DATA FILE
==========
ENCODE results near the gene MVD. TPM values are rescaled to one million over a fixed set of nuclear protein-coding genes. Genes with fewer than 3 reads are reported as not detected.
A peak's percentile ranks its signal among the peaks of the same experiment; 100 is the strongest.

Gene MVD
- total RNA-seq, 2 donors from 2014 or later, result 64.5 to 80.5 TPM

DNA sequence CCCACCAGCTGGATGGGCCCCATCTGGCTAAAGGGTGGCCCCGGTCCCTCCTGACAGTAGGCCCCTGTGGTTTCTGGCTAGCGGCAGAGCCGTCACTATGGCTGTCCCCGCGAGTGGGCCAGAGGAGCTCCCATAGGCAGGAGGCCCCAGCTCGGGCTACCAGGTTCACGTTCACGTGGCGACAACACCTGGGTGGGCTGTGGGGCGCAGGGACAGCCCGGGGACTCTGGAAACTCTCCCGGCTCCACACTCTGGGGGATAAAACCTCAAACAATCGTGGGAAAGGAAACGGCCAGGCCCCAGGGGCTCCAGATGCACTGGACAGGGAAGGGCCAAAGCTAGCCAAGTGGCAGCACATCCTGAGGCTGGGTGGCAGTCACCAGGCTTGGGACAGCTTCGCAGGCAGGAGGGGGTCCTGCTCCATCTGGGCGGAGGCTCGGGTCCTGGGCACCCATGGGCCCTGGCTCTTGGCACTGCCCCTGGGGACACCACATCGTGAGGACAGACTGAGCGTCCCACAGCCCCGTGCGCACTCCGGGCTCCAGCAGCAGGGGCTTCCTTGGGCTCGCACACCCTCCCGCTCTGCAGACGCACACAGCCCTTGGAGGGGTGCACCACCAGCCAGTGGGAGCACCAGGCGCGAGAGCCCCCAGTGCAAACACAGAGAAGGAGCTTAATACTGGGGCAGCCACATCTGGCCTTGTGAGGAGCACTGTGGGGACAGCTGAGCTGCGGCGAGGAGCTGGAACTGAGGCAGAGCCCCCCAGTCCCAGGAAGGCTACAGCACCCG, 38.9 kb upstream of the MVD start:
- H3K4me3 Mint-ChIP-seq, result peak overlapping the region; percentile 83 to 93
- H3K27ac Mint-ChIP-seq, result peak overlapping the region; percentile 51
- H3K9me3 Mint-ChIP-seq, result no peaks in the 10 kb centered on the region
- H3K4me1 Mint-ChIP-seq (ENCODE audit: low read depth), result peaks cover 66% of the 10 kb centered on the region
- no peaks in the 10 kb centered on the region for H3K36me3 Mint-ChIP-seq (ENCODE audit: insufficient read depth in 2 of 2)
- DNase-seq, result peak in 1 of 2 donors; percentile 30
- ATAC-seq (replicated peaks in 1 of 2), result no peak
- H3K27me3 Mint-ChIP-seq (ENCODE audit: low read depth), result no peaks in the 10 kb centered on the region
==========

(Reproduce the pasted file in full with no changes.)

ENCODE results near the gene MVD. TPM values are rescaled to one million over a fixed set of nuclear protein-coding genes. Genes with fewer than 3 reads are reported as not detected.
A peak's percentile ranks its signal among the peaks of the same experiment; 100 is the strongest.

Gene MVD
- total RNA-seq, 2 donors from 2014 or later, result 64.5 to 80.5 TPM

DNA sequence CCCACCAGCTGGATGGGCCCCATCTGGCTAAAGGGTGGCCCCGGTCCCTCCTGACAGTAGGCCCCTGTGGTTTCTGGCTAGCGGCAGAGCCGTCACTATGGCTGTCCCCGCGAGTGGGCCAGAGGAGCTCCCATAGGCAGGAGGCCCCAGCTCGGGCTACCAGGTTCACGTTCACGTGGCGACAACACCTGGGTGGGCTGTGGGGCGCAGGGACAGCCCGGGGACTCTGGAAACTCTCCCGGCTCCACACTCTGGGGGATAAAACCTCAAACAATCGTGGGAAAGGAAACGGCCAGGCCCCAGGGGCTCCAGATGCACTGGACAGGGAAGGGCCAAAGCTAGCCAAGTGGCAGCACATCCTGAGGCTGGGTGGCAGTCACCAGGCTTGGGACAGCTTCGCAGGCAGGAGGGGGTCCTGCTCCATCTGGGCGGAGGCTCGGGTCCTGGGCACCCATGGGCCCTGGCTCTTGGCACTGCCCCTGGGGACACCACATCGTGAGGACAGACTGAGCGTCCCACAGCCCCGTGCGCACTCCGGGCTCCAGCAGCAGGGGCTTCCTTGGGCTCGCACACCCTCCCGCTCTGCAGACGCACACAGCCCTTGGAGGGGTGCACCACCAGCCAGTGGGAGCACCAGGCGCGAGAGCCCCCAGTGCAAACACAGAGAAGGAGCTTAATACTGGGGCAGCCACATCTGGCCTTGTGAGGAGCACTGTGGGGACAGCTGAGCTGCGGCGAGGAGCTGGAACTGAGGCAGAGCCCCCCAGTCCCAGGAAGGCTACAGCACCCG, 38.9 kb upstream of the MVD start:
- H3K4me3 Mint-ChIP-seq, result peak overlapping the region; percentile 83 to 93
- H3K27ac Mint-ChIP-seq, result peak overlapping the region; percentile 51
- H3K9me3 Mint-ChIP-seq, result no peaks in the 10 kb centered on the region
- H3K4me1 Mint-ChIP-seq (ENCODE audit: low read depth), result peaks cover 66% of the 10 kb centered on the region
- no peaks in the 10 kb centered on the region for H3K36me3 Mint-ChIP-seq (ENCODE audit: insufficient read depth in 2 of 2)
- DNase-seq, result peak in 1 of 2 donors; percentile 30
- ATAC-seq (replicated peaks in 1 of 2), result no peak
- H3K27me3 Mint-ChIP-seq (ENCODE audit: low read depth), result no peaks in the 10 kb centered on the region